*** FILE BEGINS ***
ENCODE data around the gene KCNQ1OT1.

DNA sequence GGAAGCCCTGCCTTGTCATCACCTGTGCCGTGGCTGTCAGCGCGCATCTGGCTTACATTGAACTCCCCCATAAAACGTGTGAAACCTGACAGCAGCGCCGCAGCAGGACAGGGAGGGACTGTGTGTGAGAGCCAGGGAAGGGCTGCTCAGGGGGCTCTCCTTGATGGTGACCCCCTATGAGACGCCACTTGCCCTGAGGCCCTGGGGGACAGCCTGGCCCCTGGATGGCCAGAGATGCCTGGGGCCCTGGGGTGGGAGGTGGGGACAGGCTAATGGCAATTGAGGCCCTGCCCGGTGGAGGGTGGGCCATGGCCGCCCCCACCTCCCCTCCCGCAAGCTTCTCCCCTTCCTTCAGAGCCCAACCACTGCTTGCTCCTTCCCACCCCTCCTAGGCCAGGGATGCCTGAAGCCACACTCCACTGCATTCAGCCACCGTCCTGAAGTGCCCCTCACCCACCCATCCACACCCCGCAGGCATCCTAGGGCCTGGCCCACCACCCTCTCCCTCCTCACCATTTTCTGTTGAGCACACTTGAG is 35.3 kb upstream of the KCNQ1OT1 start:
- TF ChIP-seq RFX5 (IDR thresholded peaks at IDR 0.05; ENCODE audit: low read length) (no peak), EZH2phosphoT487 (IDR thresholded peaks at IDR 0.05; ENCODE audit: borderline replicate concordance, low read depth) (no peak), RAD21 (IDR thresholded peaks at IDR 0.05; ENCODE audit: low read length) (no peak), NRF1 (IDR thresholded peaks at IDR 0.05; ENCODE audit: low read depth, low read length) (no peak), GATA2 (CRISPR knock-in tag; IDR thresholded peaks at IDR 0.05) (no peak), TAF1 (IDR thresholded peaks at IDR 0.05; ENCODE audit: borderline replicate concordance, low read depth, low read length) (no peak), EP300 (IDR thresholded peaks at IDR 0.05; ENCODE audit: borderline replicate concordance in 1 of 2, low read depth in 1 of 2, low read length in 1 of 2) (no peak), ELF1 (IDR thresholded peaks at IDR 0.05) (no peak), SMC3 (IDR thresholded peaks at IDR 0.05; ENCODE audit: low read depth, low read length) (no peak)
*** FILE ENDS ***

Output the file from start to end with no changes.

ENCODE data around the gene KCNQ1OT1.

DNA sequence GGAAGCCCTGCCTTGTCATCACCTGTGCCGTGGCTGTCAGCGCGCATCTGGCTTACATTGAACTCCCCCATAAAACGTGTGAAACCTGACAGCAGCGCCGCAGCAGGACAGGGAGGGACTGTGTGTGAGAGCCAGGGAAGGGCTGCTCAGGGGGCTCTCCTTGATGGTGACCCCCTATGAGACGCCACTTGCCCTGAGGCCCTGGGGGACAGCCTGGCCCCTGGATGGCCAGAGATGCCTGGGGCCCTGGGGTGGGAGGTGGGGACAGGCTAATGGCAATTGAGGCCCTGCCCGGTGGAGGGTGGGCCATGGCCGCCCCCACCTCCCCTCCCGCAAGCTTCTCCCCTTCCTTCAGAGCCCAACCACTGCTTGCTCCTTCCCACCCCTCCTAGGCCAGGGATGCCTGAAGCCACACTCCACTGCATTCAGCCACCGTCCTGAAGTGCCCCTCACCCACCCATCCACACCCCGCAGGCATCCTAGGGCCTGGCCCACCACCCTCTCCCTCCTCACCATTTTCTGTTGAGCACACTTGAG is 35.3 kb upstream of the KCNQ1OT1 start:
- TF ChIP-seq RFX5 (IDR thresholded peaks at IDR 0.05; ENCODE audit: low read length) (no peak), EZH2phosphoT487 (IDR thresholded peaks at IDR 0.05; ENCODE audit: borderline replicate concordance, low read depth) (no peak), RAD21 (IDR thresholded peaks at IDR 0.05; ENCODE audit: low read length) (no peak), NRF1 (IDR thresholded peaks at IDR 0.05; ENCODE audit: low read depth, low read length) (no peak), GATA2 (CRISPR knock-in tag; IDR thresholded peaks at IDR 0.05) (no peak), TAF1 (IDR thresholded peaks at IDR 0.05; ENCODE audit: borderline replicate concordance, low read depth, low read length) (no peak), EP300 (IDR thresholded peaks at IDR 0.05; ENCODE audit: borderline replicate concordance in 1 of 2, low read depth in 1 of 2, low read length in 1 of 2) (no peak), ELF1 (IDR thresholded peaks at IDR 0.05) (no peak), SMC3 (IDR thresholded peaks at IDR 0.05; ENCODE audit: low read depth, low read length) (no peak)